Besides the obvious that you can ride some pokemons to go faster, is there any use to take a pokemon out of his pokeball and make it follow you?

For example, if I take out a Caterpie; I can't ride it, it just follows me around. Is there some advantage of having him out of the pokeball (like in Pokemon Go, a pokemon that is following you in the same kind of way will earn some candies) or is it just following me to be cute?

up vote 6 down vote accepted

The most obvious benefit is that Pokemon that follow you can find items hidden in bushes. Your Pokemon will have an exclamation point above its head and go to the bush (or other plant). When you talk to it, it will either give you a useless textbox or give you a more or less valuable item.

There are some special cases of Pokemon "following" you:

  • You can ride some Pokemon (e.g. Onix). This mainly increases your walk speed (and also hitbox!)
  • You can ride some Pokemon in the water (e.g. Gyarados). It will not follow you on land, but as soon as you use Sea Skim you will ride that Pokemon (instead of the surf board with Pikachu). Not sure about speed compared to regular Sea Skim.

  • Some Pokemon fly and let you ride on them (Charizard, Dragonite, Aerodactyl). That means, as soon as you are in an open area you will ascend and be able to fly over trainers, wild Pokemon etc. without triggering an encounter. This will only work on Pokemon Road until you beat the Elite Four, at which point you can fly anywhere. You have to dismount by putting the Pokemon back into its Pokeball. Thanks to Kruga for this info.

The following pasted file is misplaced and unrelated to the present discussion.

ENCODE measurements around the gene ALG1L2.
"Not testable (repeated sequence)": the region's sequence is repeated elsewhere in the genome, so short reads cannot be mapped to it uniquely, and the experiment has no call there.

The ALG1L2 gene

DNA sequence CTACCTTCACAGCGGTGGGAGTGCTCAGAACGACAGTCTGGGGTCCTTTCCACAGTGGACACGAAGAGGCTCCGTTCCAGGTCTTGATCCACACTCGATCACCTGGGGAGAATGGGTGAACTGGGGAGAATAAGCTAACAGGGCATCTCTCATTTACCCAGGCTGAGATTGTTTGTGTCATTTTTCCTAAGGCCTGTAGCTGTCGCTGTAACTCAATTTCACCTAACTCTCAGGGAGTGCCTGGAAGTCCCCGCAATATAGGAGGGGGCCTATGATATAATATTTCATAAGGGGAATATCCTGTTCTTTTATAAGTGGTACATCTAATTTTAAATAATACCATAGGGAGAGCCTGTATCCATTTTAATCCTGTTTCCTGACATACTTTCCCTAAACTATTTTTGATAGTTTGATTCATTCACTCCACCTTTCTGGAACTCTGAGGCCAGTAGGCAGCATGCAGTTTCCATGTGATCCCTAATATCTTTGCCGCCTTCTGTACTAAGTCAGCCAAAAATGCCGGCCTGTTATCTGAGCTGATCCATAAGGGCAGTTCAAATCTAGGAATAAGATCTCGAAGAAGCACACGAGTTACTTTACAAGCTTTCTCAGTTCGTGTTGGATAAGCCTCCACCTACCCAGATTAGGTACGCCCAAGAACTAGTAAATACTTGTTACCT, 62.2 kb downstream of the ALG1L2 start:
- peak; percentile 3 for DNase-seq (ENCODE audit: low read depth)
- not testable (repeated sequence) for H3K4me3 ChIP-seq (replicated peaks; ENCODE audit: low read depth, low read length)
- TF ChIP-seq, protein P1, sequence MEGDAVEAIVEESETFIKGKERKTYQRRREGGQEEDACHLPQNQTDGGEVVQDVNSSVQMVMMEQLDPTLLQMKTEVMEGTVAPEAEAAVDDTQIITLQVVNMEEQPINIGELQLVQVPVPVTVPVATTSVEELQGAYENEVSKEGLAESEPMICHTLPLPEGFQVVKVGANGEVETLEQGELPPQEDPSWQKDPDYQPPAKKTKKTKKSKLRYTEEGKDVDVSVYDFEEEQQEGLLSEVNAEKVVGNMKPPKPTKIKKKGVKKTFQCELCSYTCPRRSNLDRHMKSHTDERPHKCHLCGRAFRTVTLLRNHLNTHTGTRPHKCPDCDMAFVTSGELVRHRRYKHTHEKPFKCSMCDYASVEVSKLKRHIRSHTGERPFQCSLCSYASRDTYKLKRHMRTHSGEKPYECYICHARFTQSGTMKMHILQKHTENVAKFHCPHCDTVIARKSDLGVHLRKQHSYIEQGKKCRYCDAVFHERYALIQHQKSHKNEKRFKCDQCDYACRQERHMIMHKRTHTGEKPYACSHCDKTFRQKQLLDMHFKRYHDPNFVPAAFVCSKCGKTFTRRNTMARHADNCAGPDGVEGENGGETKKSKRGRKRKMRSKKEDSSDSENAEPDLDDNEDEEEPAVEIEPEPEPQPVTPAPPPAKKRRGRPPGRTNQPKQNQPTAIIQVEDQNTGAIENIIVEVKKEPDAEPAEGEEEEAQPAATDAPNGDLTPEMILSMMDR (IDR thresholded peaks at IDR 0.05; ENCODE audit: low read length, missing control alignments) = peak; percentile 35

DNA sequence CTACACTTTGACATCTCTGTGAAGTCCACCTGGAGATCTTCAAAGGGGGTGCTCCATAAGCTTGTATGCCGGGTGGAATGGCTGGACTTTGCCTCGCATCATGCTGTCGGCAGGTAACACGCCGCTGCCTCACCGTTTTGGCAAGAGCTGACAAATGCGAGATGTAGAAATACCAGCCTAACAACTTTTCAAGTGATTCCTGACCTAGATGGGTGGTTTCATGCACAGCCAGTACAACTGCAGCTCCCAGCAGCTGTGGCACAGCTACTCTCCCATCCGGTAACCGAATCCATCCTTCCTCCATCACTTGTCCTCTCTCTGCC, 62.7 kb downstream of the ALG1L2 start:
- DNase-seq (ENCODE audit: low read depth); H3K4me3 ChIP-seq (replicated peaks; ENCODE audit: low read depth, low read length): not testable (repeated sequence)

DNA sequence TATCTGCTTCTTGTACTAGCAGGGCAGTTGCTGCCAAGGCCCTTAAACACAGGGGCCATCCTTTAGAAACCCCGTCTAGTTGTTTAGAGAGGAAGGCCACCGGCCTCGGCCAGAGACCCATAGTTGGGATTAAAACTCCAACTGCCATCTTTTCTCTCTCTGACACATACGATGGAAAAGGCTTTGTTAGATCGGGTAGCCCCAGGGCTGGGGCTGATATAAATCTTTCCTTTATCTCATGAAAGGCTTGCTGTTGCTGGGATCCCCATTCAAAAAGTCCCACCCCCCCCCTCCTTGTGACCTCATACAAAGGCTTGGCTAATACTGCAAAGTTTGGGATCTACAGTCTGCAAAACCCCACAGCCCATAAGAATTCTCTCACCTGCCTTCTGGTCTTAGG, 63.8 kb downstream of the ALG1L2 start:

• 1
    You can only fly on pokemon road, until you beat the elite four, then you can fly anywhere. You CAN fly over water, but not outside the boundary of the map. Wild pokemon can also appear in the sky. And I have never dismounted automatically while flying, you have to do that manually if you want to enter a building or talk to someone. – Kruga Dec 4 at 11:13
  • @Kruga Good point, I'll add this to my answer. – Ian Dec 6 at 10:22

Taking Pokemon out of their Pokeballs makes them like you, which makes them more effective in battle. Pokemon that like you are more likely to resist or recover from status effects, and to survive an attack (at 1 HP) which otherwise would have made them faint. When this happens in battle, you'll see a heart overlay on the Pokemon, and text such as "[Name] toughs it out, because it didn't want to make you sad."

Your starter (Pikachu/Eevee) can't be "taken out" of its Pokeball because it's already out. Instead, you can build up the "it likes you" factor by playing with it or feeding it (select "play with [nickname]" or "play with [Pikachu/Eevee]" on the pause screen).

(Also, all of the benefits that Ian mentioned in their answer.)

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